3. Maybe ‘an alternative selection’..?

  4. You could say unselected images perhaps. This is a great idea, wish I had known I would have submitted!!

  5. Further to my comments above, having now read the accompanying newspaper/catalogue that was for sale on the night at The Salon, there is in fact a Q&A with the organisers that does answer many of my questions.

    • I wondered if you had seen the publication, I will post the Q&A next week for those who have similar questions. Interesting points you make and great to see some of your photos in the mix, love the one accompanying this post, thanks, Miranda

  6. Is there any most major reason on that cause?

  7. there must have some alternative !

  8. Pingback: 30 November 2011: Portrait Salon 11 at Roxy « Katherine Poole

  9. Pingback: Why We Made a Newspaper Instead of a Traditional Exhibition Catalogue « Prison Photography

    • Thanks for this link, I will point it out to the organisers of Portrait Salon too. I’d love a copy of the publication, physical – pls can you keep one for me? the Roaming Eye (tRE) will be in Joshua Tree from mid-April for a month so could send you an address in US to mail it to – Also do you have a PDF version or can people download it? Is it paid for? Let me know if you want the word spread and hope to meet you physically one of these days. Keep on keepin on the great work. Miranda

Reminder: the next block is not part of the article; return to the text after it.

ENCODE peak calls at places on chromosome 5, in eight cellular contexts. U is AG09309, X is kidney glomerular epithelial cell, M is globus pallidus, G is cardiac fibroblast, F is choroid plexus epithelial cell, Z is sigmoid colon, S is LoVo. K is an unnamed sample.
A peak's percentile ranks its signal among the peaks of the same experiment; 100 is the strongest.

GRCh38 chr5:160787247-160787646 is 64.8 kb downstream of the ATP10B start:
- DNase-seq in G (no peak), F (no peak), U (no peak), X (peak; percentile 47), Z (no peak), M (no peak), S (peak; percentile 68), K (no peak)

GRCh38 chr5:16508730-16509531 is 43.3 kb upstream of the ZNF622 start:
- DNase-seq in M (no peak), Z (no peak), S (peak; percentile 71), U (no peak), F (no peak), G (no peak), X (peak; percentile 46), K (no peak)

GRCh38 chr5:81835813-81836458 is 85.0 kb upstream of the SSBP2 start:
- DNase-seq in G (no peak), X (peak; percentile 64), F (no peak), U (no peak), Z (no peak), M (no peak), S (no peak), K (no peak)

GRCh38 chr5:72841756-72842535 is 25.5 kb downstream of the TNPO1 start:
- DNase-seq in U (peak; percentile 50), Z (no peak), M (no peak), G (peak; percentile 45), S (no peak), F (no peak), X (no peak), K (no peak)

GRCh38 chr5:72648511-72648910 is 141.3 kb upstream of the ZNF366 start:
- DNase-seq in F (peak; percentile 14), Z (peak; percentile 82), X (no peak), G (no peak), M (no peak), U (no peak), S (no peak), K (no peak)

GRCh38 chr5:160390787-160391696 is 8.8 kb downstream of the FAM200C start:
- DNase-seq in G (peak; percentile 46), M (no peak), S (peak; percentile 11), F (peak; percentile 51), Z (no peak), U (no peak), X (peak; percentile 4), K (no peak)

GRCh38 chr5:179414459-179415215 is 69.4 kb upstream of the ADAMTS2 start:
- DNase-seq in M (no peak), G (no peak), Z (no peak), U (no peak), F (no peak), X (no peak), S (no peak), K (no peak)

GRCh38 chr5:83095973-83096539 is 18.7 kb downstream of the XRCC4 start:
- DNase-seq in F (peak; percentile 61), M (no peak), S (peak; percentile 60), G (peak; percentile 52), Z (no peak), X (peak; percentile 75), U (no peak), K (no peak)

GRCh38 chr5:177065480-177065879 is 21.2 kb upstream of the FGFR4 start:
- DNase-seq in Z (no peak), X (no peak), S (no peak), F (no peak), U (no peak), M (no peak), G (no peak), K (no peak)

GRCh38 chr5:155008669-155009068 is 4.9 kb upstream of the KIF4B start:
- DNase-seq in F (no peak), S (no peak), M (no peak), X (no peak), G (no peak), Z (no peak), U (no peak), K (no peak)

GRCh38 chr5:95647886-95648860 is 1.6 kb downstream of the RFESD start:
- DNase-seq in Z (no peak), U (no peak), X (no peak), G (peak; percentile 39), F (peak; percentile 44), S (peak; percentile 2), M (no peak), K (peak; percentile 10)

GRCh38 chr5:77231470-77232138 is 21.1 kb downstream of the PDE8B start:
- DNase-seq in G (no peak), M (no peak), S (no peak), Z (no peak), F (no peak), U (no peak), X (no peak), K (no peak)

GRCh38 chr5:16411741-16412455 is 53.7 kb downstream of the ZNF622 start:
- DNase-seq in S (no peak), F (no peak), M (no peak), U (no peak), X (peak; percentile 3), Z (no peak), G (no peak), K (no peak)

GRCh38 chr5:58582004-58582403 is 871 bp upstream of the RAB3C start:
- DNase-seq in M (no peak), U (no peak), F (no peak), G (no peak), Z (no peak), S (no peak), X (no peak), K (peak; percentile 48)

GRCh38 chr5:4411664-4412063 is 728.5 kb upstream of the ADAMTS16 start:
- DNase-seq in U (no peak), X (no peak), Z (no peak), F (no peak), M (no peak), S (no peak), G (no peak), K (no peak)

10. “The National Portrait Gallery Photographic Portrait Prize 2011 is a prestigious international prize, however, there is a lack of feedback given to entrants ”

    Well funny you should say that because I sent in my two rejected shots to the Salon, and got no response at all. I assume I didn’t make their cut, but at least the NPG send me “it is important to tell you your photographs did make it to the second day of judging” – so more feedback than I got from PS, right ?

    • Good point. I have sent an email to the organisers about this post, so let’s see what transpires. On a charitable note, I think that if they do it next year then some of these oversights can be addressed and ironed out. You have a very fair point. Miranda

  11. I still maintain that the strongest ‘reason’ for the Portrait Salon would be a way of actually showing a selection of the costly prints that were submitted to the NPG show, and rejected. Because the original NPG entry has to be exhibition-standard prints, its doubly frustrating if they are not selected – and hundreds of rejected prints must be gathering dust across the nation.
    If the Portrait Salon is for people who are frustrated by the lack of feedback from the NPG, or frustrated by not being selected, or the ‘arbitrary’ selection process – then it makes for a surreal situation if those people are rejected AGAIN, and have no feedback AGAIN etc. Having said that, I think it is impossible to give everyone feedback, and a selection process is required, and choices will always seem arbitrary. So I sympathise with the organisers of the Salon…they are in a tricky position. My idea: talk to the Print Space – they would be a great a potential venue for a print show – they have the wall space, and they make a killing on the the printing flurry that takes place just before the NPG deadline – most of the prints were done there, it would be good PR for them to have the Salon de Refuse there too?